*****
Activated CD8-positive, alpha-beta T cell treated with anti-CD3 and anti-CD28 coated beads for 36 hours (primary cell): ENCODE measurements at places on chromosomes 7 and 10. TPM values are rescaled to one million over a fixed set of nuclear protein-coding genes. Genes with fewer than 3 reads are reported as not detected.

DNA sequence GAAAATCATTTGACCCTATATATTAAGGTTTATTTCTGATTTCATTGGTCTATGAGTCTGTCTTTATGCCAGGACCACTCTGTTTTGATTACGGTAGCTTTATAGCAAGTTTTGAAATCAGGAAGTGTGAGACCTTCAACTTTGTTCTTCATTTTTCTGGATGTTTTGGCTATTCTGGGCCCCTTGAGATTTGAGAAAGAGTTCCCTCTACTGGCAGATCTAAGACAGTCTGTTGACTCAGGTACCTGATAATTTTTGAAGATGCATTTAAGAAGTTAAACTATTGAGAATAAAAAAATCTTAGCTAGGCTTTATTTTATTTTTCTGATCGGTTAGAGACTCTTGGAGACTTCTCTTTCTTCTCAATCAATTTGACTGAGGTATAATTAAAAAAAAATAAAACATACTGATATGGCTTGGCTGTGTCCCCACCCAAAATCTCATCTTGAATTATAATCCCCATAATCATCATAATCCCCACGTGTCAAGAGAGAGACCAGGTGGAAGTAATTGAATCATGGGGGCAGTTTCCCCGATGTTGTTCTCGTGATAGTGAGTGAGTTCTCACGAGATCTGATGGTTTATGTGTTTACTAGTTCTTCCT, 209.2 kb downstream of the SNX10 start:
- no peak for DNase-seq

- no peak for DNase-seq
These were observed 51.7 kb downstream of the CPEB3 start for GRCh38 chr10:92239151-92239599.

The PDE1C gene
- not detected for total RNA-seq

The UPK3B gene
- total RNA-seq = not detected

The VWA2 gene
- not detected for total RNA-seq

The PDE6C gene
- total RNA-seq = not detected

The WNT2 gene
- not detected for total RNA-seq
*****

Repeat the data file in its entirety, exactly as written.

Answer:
Activated CD8-positive, alpha-beta T cell treated with anti-CD3 and anti-CD28 coated beads for 36 hours (primary cell): ENCODE measurements at places on chromosomes 7 and 10. TPM values are rescaled to one million over a fixed set of nuclear protein-coding genes. Genes with fewer than 3 reads are reported as not detected.

DNA sequence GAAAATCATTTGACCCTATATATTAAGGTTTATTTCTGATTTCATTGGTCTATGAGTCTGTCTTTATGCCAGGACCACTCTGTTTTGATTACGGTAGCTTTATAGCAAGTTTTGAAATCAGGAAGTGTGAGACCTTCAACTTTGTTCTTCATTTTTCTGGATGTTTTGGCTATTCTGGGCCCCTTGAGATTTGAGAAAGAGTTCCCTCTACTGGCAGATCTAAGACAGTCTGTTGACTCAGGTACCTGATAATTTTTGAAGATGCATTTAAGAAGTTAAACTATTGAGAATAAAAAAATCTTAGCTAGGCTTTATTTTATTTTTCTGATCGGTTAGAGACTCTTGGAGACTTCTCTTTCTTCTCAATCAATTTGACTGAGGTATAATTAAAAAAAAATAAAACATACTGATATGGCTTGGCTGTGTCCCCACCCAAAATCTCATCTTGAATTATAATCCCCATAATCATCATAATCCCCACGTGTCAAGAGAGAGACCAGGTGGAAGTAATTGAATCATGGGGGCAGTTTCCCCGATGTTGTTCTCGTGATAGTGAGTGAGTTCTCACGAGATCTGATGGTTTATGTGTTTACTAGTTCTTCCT, 209.2 kb downstream of the SNX10 start:
- no peak for DNase-seq

- no peak for DNase-seq
These were observed 51.7 kb downstream of the CPEB3 start for GRCh38 chr10:92239151-92239599.

The PDE1C gene
- not detected for total RNA-seq

The UPK3B gene
- total RNA-seq = not detected

The VWA2 gene
- not detected for total RNA-seq

The PDE6C gene
- total RNA-seq = not detected

The WNT2 gene
- not detected for total RNA-seq